5 ways to make your events more collaborative
How to work together with your attendees to co-create more engaging events
This article is produced in partnership with Cvent.
Planners have to work harder than ever to attract delegates to attend their live events. Events are no longer simply about providing information; attendees are demanding more bang for their buck – whether that’s great contacts, leads, new ideas or even being able to affect the direction a company takes.
Increasing engagement with attendees is the top business goal for in-person events for 71% of planners, according to a new survey. So, event planners need to think about new ways to not just communicate but collaborate with attendees, in order to spark truly innovative events.
Here are five ways collaboration can help ensure your next event is a hit:
1. Engage with your audience through tech
Mobile event apps allow organisers to connect and engage with attendees before, during and after an event, letting them schedule appointments and interact through live chat, Q&As, surveys and polling. That’s certainly what Advanced, a UK business software company, found. It holds 120 events a year, but its biggest is Advanced World, which attracts more than 1,500 professionals from the healthcare, finance and legal sectors. Advanced had previously found engaging with its attendees a challenge, so adopted the Cvent event app.
Events Executive Charlotte Dawes said: “The event app gave that extra element of interaction with the delegates. They were able to access the agenda, which saved us time as we were not being asked questions, and it enables us to promote speaker sessions and information through the push notifications”.
2. Harness the power of the crowd
Ahead of an event, engage your attendees on social media and encourage participation by enlisting influencers, speakers and previous attendees to share information and testimonials. Nail down your hashtags, logos and images and run competitions with prizes attached to get people sharing. Depending on the number and demographic of your attendees, you might want to create a Facebook, LinkedIn or even WhatsApp group for people to introduce themselves and share insights.
3. Make all your sessions interactive
At the event, make sure your speakers stick to their time limits (preferably short and sweet) and include plenty of room for attendee questions. Vary the format of your sessions – from roundtables and breakouts to quizzes and talent shows (where attendees pitch ideas or products and their peers vote on them). Not only will your attendees feel listened to, but the client will also gain valuable insights into their views and priorities.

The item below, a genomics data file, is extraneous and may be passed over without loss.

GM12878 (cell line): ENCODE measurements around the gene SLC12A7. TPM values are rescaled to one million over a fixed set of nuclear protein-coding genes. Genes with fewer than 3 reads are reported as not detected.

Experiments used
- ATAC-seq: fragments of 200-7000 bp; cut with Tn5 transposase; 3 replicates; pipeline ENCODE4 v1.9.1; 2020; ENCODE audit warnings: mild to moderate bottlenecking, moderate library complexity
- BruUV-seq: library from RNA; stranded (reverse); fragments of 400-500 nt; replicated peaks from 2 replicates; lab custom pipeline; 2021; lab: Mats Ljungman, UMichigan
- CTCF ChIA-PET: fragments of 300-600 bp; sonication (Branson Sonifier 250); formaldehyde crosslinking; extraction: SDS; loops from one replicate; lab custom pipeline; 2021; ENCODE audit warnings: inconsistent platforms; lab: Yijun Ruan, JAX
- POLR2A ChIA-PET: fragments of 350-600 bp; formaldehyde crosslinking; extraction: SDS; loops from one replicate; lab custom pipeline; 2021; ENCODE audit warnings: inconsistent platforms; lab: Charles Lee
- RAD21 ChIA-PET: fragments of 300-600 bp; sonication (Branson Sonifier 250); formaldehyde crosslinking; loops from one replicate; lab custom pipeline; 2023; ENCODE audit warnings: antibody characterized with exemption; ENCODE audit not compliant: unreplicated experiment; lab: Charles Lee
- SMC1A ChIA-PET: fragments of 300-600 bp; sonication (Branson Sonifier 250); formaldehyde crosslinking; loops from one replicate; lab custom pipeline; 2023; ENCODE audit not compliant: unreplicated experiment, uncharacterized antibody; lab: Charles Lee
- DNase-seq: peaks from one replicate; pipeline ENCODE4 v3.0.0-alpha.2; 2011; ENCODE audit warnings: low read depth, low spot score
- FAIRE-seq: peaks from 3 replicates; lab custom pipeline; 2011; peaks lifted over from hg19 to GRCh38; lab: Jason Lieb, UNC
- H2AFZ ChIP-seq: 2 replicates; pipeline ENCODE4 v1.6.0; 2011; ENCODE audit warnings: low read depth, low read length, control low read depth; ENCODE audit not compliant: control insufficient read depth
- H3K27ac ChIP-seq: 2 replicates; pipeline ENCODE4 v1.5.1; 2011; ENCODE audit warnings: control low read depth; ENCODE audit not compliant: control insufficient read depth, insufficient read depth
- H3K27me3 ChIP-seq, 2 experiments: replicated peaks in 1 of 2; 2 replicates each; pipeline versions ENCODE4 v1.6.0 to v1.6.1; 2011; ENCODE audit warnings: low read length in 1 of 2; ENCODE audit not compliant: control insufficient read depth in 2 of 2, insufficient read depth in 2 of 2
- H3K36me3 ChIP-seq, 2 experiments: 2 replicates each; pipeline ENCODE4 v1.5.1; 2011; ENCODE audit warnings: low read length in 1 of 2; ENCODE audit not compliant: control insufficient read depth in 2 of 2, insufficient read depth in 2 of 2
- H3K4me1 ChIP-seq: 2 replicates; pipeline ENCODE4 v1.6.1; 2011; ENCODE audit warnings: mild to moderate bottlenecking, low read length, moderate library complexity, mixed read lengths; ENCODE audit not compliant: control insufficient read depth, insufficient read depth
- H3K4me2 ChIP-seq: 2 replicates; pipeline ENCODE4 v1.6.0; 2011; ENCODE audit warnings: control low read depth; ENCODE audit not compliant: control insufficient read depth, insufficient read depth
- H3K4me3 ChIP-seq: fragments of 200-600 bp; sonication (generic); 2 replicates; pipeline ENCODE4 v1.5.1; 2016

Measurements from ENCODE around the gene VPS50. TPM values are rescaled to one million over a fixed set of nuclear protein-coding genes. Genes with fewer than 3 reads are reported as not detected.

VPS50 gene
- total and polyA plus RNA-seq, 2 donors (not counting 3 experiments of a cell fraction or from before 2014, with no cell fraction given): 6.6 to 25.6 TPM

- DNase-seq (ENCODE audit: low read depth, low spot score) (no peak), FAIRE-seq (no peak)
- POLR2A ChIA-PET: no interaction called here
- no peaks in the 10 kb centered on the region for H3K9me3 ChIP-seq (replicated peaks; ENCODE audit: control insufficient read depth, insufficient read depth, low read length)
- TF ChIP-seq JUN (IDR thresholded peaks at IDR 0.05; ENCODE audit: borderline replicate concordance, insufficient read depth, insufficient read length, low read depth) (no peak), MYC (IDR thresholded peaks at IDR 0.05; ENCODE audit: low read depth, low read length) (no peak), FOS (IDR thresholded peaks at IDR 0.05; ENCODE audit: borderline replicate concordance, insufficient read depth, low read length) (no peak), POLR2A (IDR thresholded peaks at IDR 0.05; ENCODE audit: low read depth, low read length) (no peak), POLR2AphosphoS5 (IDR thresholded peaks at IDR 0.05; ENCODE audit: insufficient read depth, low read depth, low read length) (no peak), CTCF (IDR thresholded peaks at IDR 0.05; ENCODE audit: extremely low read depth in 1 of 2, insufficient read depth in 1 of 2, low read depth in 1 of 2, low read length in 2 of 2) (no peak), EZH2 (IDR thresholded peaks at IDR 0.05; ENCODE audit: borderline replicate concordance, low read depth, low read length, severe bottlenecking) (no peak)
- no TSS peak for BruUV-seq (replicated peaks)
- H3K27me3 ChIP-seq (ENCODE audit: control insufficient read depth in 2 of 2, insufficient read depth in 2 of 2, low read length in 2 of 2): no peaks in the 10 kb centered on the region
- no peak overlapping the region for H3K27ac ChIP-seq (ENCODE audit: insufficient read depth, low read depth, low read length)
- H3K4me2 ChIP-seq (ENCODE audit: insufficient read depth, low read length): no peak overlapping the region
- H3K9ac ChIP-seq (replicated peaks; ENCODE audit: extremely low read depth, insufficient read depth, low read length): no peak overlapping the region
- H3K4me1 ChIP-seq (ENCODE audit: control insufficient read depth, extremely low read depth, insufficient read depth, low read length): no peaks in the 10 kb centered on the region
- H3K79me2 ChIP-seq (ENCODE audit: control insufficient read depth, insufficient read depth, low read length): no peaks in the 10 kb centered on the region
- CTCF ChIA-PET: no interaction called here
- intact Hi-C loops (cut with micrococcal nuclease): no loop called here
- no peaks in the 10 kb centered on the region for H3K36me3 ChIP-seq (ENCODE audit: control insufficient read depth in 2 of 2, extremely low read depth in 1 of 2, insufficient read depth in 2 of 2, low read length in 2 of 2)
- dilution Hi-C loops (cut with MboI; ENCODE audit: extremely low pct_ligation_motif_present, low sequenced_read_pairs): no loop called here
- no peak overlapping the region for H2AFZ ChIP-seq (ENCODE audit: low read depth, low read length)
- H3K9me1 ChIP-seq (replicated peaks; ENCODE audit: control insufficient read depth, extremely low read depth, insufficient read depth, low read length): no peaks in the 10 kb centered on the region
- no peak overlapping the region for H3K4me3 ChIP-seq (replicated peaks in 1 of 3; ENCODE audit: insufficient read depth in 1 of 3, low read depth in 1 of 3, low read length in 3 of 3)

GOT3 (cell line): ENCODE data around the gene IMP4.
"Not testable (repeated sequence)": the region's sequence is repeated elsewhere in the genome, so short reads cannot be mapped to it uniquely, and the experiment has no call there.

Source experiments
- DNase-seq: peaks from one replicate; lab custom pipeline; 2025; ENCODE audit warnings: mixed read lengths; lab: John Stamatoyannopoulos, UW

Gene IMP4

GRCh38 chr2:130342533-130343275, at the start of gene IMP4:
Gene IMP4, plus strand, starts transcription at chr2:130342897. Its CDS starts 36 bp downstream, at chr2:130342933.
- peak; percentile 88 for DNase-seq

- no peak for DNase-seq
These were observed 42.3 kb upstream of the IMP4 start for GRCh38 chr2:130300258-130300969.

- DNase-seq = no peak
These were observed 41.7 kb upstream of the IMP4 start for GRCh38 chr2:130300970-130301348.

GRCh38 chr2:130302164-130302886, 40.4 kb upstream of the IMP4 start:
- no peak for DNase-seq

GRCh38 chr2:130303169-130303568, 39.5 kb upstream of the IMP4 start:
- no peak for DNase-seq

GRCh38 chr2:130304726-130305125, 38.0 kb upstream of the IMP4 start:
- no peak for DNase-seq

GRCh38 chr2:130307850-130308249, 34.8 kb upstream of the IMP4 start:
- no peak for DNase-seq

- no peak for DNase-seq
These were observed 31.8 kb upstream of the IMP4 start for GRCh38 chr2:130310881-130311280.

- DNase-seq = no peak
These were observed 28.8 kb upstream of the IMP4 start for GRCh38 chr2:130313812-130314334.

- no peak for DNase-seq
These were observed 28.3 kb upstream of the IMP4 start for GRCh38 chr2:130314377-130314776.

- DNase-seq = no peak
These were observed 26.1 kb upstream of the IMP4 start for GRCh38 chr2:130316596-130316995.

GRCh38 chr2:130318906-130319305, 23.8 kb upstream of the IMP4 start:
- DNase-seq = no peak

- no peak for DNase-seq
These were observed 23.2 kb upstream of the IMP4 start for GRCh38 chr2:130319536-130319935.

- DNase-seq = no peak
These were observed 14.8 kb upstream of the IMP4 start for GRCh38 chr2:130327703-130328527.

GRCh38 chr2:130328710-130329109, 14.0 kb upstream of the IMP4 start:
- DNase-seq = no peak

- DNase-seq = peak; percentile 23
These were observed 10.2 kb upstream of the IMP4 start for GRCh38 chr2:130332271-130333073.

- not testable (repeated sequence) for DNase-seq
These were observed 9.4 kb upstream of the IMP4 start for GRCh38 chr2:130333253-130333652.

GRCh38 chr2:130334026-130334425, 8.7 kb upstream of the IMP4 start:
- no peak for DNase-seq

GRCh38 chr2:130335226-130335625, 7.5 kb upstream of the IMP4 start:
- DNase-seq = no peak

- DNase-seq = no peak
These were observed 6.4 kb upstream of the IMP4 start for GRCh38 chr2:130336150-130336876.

4. Build relationships
Attendees need opportunities to interact with each other at the event, including one-to-one networking. Event organisers can also tweak networking sessions to become more of a collaboration with the client, for instance with Solution Rooms, where attendees share a business problem and small groups of attendees, speakers and clients brainstorm solutions (keep it focused by setting a timer for five to 10 minutes).
5. Embrace co-creation
Co-creation has been big in product design for years – for instance, LEGO has its own crowdsourcing product-development platform, LEGO Ideas, and BMW holds regular open innovation contests. The idea has now broadened out into events, such as IKEA Bootcamp Demo Day, where start-ups from around the world present sustainable products.
Meanwhile, DHL holds Innovation Centers, where customers and employees brainstorm new ideas together – this co-creation initiative has helped customer satisfaction scores to rise to over 80%, as well as helping DHL deliver its parcels quicker. Good co-creation should jointly create value for both the organisation and its customers; companies need to think about how to best incentivise customers to share ideas, so that it’s not an exploitative exercise.
Remember, collaboration doesn’t end when your attendees leave an event – now it’s time to share feedback, keep the networking going and put the insights you’ve collected into action.